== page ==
The rise of bank loan ETFs driven by yield-seeking investors is having an impact on the underlying market, according to a report Monday.
ETFs “might be a small part of the market, but they can have an outsized impact on market prices relative to their size,” Eric Gross, a credit strategist at Barclays, told Bloomberg News. “Investors and traders need to be cognizant of what the ETFs are doing because they can affect pricing, sentiment, and flows.”
PowerShares Senior Loan Portfolio (NYSEArca: BKLN), Highland/iBoxx Senior Loan (NYSEArca: SNLN), First Trust Senior Loan Fund (NasdaqGM: FTSL) and SPDR Blackstone/GSO Senior Loan ETF (NYSEArca: SRLN) are the ETFs that invest in senior loans. [Senior Loan ETFs: ‘Steady Returns and Higher Yields’]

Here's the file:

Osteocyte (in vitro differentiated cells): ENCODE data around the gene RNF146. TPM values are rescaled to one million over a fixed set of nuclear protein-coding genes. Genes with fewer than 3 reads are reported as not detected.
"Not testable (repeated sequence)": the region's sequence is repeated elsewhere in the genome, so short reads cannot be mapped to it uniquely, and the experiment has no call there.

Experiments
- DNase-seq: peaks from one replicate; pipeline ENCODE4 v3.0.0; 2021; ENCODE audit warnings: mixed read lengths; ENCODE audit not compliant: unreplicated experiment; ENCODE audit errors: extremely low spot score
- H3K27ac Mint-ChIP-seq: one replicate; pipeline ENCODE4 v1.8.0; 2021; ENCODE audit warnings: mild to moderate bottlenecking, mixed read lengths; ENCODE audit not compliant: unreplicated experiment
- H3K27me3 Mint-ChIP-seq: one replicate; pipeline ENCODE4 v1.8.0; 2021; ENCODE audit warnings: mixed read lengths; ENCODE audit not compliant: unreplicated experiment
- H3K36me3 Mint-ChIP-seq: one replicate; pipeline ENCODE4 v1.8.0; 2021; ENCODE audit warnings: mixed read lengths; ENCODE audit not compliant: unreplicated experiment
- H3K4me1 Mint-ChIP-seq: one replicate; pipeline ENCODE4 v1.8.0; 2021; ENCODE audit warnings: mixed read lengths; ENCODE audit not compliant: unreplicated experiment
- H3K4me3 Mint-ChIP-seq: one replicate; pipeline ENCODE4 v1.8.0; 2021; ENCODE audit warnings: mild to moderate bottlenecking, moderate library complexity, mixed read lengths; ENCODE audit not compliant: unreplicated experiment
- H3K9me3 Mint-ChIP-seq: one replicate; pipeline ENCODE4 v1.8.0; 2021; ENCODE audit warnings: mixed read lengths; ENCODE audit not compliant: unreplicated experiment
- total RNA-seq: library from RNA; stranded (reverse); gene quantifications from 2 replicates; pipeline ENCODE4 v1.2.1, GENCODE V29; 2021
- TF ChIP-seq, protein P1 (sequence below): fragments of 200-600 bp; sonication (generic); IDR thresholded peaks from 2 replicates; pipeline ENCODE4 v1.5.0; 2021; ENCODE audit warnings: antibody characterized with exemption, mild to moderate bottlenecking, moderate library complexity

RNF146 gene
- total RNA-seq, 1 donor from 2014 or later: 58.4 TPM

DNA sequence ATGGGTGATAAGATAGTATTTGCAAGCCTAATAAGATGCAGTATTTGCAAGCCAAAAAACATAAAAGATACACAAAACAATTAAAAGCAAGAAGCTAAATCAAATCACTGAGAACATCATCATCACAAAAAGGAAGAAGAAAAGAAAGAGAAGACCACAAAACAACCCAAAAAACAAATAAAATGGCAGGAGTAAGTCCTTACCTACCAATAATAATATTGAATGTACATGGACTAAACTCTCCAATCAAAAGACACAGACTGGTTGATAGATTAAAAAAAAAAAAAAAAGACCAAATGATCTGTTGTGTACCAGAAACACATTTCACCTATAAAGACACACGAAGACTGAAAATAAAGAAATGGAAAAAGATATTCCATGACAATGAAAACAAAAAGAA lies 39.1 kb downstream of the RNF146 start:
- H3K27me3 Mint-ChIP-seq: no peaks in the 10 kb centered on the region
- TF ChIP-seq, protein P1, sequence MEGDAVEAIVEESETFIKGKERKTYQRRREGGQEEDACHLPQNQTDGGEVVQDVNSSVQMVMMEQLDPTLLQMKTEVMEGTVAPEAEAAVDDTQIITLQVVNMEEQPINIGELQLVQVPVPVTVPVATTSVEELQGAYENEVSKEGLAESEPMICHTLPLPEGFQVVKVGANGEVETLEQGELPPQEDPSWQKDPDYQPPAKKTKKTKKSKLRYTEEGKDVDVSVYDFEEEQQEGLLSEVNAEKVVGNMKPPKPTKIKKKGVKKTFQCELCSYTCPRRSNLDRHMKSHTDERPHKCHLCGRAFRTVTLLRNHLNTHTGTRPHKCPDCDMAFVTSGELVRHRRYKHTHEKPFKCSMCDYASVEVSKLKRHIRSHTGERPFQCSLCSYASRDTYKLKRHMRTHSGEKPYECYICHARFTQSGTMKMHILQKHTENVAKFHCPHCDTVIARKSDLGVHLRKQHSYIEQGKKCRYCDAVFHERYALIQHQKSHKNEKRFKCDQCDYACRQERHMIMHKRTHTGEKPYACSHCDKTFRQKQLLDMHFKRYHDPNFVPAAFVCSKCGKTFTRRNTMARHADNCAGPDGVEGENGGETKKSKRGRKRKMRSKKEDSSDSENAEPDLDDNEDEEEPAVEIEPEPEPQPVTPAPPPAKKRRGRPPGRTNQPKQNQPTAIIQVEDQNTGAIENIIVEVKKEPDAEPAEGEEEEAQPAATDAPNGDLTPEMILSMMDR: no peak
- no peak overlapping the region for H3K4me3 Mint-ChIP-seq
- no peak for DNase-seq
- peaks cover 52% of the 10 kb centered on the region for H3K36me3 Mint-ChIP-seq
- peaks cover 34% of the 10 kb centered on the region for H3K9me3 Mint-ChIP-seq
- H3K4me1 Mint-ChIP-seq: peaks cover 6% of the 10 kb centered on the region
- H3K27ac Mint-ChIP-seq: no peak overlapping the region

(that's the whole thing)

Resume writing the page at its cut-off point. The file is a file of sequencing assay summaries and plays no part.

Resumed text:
BKLN is the largest fund in the group with assets of about $5.2 billion. Trading in BKLN has increased more than 12 times this year, according to Bloomberg. SRLN, an actively managed ETF, has quickly amassed more than $480 billion since launching in April. [2013 Could be the Year of the Bank Loan ETF]
Investors have been drawn to bank loan ETFs for their decent yields and protection from rising interest rates, since they track floating-rate securities.
However, that growth as triggered concerns the ETFs are influencing the leveraged loan market as more retail investors participate.
“Mutual funds and ETFs now own about 20% of the U.S. leveraged-loan market, about the most ever, and may contribute to bigger price swings going forward,” Bloomberg reported.
Next page: ‘Retail investors filling the void’